Most dogs and puppies are hesitant or reluctant when introduced to new situations and new places. This is a normal reaction - part of their survival instinct! Our job as their owner is to teach them that new places can be fun, or at least tolerable.
The first place an owner should visit after bringing the puppy home is a veterinarian of their choice. The overall good health of the puppy needs to be determined at this time. This is also a good time to start a POSITIVE relationship with the veterinarian, his/her staff, AND the office overall. Find a small, easy to chew treat that doesn't upset puppy's stomach (SMALL hot dog bits, Bil Jack treats, Pounce cat treats, some other treat that is small & chewy). These treats will ONLY be available to puppy when encountering a "scary" situation. Give a couple treats to the veterinarian to give to the puppy. Give a couple treats to the technician to give to the puppy and likewise any other staff or people he encounters. He gets the treats when he approaches the person, but NOT when he hides, and NOT as a lure to get him out of hiding. As puppy realizes treats come from all the people at the vet's, he will become happy and eager to return. If your dog continues to be fearful and suspicious in subsequent visits, continue bringing treats and have ONLY the staff give them ( NONE from you!). Make extra visits to the vet when you do NOT have an appointment (call ahead to make sure they aren't too busy!) to have people give treats and cheerful encouragement. Never, EVER stroke your dog and pet him and use what you feel is a reassuring voice to tell him: "It's OK, Rover! They're trying to be nice to you! It's alright!" When you do that, you are reinforcing his fear: you are giving him all the praise signals that tell him his behavior is EXACTLY what you want!! (soft voice, quiet petting, etc.). Instead, with a fearful dog, he will only get a treat OR petting OR both, when he acts less fearful and approaches. Sometimes a favorite toy will get the puppy to forget his fear a little and "loosen up" a bit. Fearful puppies may also try to climb on or claw at their owner in seeming desperation of the situation. This should not be allowed or praised! Inadvertant praise for this can be something as simple as using your hands to gently remove him from your body. Instead us his leash and don't touch him at all, or turn away, or stand up.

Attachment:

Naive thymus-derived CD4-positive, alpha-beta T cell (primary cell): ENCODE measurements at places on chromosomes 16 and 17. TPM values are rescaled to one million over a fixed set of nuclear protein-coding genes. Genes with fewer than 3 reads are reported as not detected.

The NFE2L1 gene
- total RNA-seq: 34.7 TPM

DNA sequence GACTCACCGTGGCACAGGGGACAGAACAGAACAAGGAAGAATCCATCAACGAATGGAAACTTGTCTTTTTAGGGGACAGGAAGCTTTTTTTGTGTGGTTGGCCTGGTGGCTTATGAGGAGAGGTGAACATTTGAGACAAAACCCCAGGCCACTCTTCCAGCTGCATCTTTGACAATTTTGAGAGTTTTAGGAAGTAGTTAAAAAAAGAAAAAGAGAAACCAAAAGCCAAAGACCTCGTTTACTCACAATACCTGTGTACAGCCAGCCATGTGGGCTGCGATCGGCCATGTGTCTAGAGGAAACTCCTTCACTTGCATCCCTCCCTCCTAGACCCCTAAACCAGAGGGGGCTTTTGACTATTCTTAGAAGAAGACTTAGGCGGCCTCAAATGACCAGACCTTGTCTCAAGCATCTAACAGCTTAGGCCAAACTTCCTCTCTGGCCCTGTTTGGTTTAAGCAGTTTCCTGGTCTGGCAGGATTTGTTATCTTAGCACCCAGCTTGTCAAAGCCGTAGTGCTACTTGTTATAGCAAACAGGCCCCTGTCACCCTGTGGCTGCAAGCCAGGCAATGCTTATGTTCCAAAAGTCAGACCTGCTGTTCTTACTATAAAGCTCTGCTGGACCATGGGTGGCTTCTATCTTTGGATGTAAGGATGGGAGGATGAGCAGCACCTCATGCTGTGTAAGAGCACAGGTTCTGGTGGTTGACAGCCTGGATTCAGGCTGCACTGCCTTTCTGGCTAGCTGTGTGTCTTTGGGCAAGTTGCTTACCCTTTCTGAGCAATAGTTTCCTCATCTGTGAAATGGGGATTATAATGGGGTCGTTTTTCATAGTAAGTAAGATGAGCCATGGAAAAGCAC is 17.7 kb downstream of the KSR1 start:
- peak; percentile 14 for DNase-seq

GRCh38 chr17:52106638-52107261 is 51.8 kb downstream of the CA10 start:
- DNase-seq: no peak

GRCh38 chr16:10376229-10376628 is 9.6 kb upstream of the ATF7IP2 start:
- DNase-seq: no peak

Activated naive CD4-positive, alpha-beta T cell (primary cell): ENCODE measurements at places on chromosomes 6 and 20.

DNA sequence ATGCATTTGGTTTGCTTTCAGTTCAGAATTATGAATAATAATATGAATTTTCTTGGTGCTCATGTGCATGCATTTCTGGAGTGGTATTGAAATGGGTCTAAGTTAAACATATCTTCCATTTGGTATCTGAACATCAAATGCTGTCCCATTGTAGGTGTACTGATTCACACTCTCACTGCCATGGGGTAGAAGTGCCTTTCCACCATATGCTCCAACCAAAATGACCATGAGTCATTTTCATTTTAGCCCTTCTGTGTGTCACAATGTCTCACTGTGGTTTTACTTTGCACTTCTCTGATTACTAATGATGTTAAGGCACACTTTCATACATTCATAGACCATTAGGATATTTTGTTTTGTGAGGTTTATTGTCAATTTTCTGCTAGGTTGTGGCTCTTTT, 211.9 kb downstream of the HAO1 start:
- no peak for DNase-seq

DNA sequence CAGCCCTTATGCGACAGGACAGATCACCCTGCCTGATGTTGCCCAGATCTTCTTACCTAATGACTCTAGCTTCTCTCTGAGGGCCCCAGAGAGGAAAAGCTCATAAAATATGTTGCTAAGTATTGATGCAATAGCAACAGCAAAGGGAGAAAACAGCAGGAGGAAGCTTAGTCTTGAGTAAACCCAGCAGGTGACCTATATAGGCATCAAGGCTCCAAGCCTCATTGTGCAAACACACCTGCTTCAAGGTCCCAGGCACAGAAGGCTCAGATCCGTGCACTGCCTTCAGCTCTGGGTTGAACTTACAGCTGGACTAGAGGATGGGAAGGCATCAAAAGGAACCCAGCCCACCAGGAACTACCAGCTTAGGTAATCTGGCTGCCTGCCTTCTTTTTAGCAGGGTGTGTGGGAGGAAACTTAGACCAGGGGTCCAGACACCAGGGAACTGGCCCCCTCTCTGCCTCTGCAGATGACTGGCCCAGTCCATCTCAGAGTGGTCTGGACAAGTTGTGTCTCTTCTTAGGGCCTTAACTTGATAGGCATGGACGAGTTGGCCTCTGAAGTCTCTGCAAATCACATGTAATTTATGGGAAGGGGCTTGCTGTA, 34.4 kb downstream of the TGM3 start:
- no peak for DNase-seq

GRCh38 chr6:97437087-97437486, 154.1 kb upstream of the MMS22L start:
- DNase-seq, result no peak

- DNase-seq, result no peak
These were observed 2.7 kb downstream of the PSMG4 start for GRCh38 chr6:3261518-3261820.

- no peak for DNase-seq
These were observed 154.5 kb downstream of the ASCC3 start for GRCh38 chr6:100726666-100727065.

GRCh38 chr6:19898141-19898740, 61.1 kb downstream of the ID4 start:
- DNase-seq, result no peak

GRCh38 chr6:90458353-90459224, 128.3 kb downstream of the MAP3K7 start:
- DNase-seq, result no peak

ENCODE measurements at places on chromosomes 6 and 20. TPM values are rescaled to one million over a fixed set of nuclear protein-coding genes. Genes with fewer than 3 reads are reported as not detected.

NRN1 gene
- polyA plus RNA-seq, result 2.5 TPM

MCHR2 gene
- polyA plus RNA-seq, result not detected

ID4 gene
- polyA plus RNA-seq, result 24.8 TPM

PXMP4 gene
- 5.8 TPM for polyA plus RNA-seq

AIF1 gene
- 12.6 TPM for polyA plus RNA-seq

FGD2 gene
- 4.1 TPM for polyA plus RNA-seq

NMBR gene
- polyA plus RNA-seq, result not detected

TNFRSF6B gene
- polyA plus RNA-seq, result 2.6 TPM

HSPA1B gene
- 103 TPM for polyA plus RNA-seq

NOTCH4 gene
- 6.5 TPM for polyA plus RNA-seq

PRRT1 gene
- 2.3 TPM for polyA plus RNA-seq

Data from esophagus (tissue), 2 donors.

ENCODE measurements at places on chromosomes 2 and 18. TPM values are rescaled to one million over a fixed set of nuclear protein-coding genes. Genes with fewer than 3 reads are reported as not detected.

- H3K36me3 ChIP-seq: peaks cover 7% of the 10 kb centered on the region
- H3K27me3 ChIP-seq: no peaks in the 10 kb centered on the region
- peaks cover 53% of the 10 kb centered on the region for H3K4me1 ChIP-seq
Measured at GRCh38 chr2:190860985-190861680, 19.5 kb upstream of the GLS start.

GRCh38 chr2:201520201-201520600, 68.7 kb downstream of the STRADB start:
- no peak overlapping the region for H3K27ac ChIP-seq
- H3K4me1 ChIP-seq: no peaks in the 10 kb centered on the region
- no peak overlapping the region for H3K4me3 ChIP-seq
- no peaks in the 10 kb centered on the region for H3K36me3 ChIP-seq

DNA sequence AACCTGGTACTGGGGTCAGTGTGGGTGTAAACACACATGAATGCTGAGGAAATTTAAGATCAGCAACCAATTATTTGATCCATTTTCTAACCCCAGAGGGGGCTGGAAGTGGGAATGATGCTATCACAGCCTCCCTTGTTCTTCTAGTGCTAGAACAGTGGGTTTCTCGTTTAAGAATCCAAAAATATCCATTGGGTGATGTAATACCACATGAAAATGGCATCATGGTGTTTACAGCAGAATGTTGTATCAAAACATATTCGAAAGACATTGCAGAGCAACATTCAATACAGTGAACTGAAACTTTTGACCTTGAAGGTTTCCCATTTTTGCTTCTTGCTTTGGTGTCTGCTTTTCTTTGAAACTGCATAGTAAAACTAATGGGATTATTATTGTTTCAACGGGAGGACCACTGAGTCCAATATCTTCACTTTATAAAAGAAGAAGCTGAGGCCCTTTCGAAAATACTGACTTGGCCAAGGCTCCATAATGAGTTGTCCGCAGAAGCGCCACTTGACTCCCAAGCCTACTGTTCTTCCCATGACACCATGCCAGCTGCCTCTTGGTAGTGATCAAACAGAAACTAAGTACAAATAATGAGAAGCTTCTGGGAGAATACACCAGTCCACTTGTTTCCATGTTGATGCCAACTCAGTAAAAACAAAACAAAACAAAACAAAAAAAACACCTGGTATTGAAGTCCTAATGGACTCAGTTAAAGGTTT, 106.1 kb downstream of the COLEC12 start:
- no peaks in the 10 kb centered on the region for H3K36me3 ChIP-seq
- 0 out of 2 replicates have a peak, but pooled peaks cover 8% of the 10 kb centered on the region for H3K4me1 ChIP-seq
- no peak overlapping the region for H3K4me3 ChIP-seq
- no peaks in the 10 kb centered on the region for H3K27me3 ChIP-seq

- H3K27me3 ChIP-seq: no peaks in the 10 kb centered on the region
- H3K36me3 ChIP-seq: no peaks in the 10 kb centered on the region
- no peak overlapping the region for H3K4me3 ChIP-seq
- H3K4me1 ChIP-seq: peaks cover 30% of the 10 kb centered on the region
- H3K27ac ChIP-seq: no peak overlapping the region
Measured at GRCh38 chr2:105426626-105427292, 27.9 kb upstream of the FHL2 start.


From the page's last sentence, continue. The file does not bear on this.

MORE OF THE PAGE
ANY time your dog goes to a new and potentially "scary" place, BE PREPARED!! These places can include: veterinarian, groomer, boarding kennel, pet store, friend's house, park with other dogs, etc. ALWAYS have your dog ON LEASH - no leash = NO control! Have your "special" treats always handy, and give them to people to give to your dog appropriately.
If your dog is not used to or does not tolerate car rides, then he is already worked up even BEFORE he arrives at his new destination. EARLY and frequent exposure to car rides can make the transportation aspect a WHOLE lot easier. Dogs (and cats!) quickly learn to HATE car rides if they only go to the vet or to the groomer.
The SAFEST way to travel with your dog is in a crate or with a seatbelt. I like to use the plastic enclosed crates (Vari-Kennel or Furrari, for example), because they contain the hair, dirt, drool, and any accidents that might happen. Seat belts allow a little more freedom, but don't allow the dog to run all over the car. Dog seat belts are sized to fit, and can be found at most pet stores (RC Steele catalog also carries them). Both will protect your dog should you have to stop fast or (God forbid) get into an accident.
A REMEDY FOR CARSICK DOGS (desensitization program)
Dogs travelling, especially those who tend to get carsick should not eat 6 to 12 hours prior to travel.
Below is a desensitization program to help your dog get over his carsickness:
I think you have the idea, now. This process can take a week or 2 months, depending on the dog! Some dogs may never get over carsickness.
Pam Young, LVT
Copyright 1996- 2006, Pam Young